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Based on some cursory internet searches, I understand the following:

  • If you create a cover song, you still need a license for it from whoever owns the original song.
  • If you want to put a song in a video game (or movie, or video, etc) you need a synchronization license, which cannot be compelled, only negotiated for.

So if I create my own cover song to put in a video game, which steps do I need to follow? Does that mean I only have to seek out a synchronization license from whoever owns the original song? Do I need to do anything else with anyone else?

United States, but the creator lives in the Netherlands. Label is in Germany.

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  • Right now this is a bit broad ("anything else...that comes up") but I think it'd be a good question if it focused simply on the license needed.
    – Ryan M
    Dec 28 '20 at 11:35
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Under US copyright law, anyone may make a "cover recording" of a musical work (such as a song) that is not part of a drama (such as an opera or musical comedy). The would-be cover artist can either negotiate for permission and a royalty rate, or use a compulsory license, known as a "mechanical license", at a royalty rate fixed by law. The right to do this is given by 17 USC 115. However that section of the copyright law is rather complex and confusing. The Nolo press explanation of cover rights says:

To record a song for release to the public, a performer must obtain permission from the music publisher of the song and pay a fee, called a mechanical royalty. A mechanical royalty must be paid when songs are reproduced, for example on compact discs or records.

There are two ways to get permission and pay the mechanical royalty:

  • A compulsory license may be used, and the preset statutory mechanical royalty rate paid directly to the music publisher—the easiest, least stressful method.
  • Permission and a mechanical royalty may be negotiated directly with the music publisher or the Harry Fox Agency.

Under the compulsory license procedures, you need not ask the music publisher's permission to make the recording or negotiate a license fee. Instead, you merely inform the publisher of the recording and pay a license fee set by law.

You can get helpful information about the procedure by downloading Circular 50, Copyright Registration for Musical Compositions, from the U.S. Copyright Office.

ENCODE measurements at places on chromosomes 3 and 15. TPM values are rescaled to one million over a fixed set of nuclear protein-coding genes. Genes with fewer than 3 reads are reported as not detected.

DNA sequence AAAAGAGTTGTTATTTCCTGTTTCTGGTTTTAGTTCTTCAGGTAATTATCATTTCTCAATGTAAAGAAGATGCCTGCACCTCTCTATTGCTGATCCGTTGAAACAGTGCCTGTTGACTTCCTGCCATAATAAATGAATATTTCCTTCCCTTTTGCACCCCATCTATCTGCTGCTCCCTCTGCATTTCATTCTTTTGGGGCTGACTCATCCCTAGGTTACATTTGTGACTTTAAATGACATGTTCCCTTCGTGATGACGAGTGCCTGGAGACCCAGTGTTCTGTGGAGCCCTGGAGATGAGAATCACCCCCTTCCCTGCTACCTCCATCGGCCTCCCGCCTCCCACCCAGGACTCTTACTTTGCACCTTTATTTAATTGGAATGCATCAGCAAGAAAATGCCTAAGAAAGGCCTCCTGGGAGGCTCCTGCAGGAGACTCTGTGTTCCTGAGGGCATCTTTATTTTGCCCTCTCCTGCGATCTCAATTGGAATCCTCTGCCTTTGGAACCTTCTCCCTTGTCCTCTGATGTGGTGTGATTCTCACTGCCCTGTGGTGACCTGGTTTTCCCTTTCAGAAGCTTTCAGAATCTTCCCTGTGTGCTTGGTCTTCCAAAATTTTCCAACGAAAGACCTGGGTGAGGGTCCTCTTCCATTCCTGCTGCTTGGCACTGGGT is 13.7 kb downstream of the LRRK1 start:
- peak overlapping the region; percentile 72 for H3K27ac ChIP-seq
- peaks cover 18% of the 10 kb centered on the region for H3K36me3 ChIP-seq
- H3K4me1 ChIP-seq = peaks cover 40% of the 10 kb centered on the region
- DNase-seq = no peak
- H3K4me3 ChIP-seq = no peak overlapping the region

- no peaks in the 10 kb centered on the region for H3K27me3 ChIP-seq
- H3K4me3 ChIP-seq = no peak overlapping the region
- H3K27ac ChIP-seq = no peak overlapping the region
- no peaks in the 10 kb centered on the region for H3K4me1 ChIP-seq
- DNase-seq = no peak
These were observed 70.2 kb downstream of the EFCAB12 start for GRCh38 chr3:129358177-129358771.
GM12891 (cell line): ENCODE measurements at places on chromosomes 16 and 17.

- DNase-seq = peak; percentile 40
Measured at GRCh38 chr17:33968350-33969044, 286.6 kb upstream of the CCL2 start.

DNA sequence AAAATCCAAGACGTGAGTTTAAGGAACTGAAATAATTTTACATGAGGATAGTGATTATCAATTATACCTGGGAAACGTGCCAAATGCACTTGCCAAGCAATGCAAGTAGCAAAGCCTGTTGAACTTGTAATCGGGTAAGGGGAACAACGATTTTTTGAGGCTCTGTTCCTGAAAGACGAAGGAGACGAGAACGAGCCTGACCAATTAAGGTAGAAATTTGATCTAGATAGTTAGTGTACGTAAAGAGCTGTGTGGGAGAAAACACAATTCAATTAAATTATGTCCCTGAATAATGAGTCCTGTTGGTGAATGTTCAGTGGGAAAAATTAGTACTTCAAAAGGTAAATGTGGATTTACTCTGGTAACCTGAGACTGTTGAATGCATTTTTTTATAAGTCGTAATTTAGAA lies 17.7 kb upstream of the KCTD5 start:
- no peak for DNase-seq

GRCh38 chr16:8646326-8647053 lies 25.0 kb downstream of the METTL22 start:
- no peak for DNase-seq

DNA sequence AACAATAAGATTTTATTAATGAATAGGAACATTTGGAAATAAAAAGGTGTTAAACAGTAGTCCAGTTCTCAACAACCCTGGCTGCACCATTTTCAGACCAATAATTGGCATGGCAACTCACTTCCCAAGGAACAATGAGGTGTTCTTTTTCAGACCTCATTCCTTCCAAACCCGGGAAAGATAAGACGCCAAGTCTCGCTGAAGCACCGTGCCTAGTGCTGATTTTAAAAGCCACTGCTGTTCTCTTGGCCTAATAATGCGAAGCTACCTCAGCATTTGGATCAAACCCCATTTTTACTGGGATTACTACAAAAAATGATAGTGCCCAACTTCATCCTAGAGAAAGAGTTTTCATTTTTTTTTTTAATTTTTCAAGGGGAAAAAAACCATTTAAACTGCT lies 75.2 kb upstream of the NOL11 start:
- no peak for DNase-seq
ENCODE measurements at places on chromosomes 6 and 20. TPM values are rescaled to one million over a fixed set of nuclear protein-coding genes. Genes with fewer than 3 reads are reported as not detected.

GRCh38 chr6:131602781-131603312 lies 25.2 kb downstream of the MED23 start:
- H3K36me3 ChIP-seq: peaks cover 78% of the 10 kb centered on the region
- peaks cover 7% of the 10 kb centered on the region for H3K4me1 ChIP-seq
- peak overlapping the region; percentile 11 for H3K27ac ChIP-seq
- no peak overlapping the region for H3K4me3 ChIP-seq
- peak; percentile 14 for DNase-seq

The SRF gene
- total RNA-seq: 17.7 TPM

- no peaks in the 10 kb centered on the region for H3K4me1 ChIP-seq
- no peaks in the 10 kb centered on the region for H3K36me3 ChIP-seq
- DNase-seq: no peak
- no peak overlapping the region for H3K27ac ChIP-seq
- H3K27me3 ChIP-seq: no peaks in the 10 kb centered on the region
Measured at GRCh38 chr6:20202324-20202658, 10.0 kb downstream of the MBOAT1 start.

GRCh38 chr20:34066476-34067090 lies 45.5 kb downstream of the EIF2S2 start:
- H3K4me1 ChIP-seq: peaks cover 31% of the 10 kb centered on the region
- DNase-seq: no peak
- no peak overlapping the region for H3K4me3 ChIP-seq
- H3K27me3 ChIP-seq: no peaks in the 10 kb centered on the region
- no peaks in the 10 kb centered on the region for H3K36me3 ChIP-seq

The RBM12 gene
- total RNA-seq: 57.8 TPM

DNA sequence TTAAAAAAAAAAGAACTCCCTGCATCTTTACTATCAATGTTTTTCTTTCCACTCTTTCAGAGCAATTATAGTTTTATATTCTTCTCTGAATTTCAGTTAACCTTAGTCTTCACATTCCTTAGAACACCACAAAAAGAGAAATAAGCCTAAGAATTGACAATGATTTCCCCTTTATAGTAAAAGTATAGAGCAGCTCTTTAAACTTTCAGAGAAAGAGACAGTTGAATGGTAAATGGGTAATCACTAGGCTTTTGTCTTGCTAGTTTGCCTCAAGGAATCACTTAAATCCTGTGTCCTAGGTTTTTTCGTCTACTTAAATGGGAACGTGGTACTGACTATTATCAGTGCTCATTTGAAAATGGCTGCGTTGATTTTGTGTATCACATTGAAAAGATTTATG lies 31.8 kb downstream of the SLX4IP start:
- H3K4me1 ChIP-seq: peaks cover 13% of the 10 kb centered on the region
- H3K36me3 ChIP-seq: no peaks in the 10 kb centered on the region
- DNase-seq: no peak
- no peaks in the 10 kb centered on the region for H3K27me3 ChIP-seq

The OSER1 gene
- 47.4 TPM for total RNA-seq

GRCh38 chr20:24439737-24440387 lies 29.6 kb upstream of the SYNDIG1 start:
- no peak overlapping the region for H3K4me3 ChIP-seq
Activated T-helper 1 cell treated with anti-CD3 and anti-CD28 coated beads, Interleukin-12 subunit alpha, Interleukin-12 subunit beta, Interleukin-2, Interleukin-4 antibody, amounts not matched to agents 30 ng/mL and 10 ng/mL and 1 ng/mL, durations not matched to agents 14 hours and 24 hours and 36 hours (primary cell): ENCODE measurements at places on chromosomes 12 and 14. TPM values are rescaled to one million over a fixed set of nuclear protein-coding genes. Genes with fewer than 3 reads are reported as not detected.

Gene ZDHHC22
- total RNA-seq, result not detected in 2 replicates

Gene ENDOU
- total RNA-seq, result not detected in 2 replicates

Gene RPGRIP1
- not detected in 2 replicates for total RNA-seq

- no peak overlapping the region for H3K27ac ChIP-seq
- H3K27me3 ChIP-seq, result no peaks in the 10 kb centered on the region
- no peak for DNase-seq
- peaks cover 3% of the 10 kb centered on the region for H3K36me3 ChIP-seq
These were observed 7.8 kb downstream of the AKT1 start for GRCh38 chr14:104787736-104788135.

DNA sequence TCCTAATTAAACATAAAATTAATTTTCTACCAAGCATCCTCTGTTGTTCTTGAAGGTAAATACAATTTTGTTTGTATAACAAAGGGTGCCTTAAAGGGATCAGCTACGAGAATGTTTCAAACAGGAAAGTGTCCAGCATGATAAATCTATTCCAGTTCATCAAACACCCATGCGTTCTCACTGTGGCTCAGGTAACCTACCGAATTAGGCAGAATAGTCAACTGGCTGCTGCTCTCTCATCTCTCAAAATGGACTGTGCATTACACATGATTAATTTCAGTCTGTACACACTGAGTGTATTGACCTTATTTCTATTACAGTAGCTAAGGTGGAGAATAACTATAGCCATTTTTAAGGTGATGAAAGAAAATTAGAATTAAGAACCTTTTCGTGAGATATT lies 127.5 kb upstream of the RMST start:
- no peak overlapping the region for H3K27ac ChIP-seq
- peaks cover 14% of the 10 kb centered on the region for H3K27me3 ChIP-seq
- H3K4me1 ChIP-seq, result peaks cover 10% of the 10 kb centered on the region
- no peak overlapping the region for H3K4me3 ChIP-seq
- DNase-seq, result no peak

When using the compulsory license procedure, the music publisher must be paid a mechanical royalty rate set by the government—sometimes known as the statutory rate.

There are additional restrictions. A mechanical license is not available unless the4 copyright owner has previously made or authorized a recording of the work and released it for distribution. A mechanical license is only available for the purpose of creating and distributing copied for individual use, not for broadcast.

However, as explained in this Soundfly article if the musical work is presented along with any visual content, such as a video, a "synchronization license" is also needed. This would very likely apply to a video game. As Soundfly says:

Typically, in order to acquire a sync license, you just need to ask the publisher. Unfortunately, there are no set prices for this kind of thing – we don’t even have a pricing scale available! Sometimes you can get it for free, and other times it’s going to cost you dearly. Hopefully, it won’t be the latter.

This is not covered by the compulsory (mechanical) license, and must be obtained via negotiation. That means the would-be user must find out who the copyright holder is first.

By the way, the compulsory license is called "mechanical" because this provision was originally passed to permit making rolls for player pianos, which reproduced notes mechanically.

In short, both a cover license and a sync license are needed, and the second must be negotiated.

See also this Wikipedia article.

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  • There are several significant typos in this answer. It would be nice if they could be fixed.
    – Eric S
    Dec 31 '20 at 20:45
  • @Eric S thank you. Fixed. Dec 31 '20 at 21:32

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